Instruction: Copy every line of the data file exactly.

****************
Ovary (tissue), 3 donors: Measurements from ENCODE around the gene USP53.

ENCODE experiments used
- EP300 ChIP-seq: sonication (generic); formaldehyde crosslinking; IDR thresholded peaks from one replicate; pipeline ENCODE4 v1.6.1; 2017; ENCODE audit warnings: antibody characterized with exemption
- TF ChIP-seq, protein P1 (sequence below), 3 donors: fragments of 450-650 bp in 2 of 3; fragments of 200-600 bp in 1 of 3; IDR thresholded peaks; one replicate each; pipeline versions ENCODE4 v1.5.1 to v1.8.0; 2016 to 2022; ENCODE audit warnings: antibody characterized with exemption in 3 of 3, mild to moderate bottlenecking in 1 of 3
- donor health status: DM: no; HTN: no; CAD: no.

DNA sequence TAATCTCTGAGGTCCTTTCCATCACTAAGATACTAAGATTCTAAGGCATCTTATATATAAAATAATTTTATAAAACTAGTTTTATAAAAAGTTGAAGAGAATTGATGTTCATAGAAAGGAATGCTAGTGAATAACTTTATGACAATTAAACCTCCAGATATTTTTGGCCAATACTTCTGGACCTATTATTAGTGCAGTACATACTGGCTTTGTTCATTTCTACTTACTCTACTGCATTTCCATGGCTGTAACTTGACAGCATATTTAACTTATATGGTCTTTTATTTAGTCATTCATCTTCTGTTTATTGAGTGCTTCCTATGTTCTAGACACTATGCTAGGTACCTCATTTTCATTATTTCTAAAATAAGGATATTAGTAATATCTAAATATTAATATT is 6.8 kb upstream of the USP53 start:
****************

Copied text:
Ovary (tissue), 3 donors: Measurements from ENCODE around the gene USP53.

ENCODE experiments used
- EP300 ChIP-seq: sonication (generic); formaldehyde crosslinking; IDR thresholded peaks from one replicate; pipeline ENCODE4 v1.6.1; 2017; ENCODE audit warnings: antibody characterized with exemption
- TF ChIP-seq, protein P1 (sequence below), 3 donors: fragments of 450-650 bp in 2 of 3; fragments of 200-600 bp in 1 of 3; IDR thresholded peaks; one replicate each; pipeline versions ENCODE4 v1.5.1 to v1.8.0; 2016 to 2022; ENCODE audit warnings: antibody characterized with exemption in 3 of 3, mild to moderate bottlenecking in 1 of 3
- donor health status: DM: no; HTN: no; CAD: no.

DNA sequence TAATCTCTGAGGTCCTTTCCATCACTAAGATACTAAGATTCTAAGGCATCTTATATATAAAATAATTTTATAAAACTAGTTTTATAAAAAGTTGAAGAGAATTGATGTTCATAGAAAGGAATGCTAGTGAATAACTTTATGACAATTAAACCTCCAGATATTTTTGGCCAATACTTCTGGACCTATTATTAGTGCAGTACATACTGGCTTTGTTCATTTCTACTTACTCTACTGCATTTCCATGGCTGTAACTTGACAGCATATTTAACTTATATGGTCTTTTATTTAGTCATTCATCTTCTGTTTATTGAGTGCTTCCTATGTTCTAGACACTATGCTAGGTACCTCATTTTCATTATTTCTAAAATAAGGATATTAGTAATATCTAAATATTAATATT is 6.8 kb upstream of the USP53 start: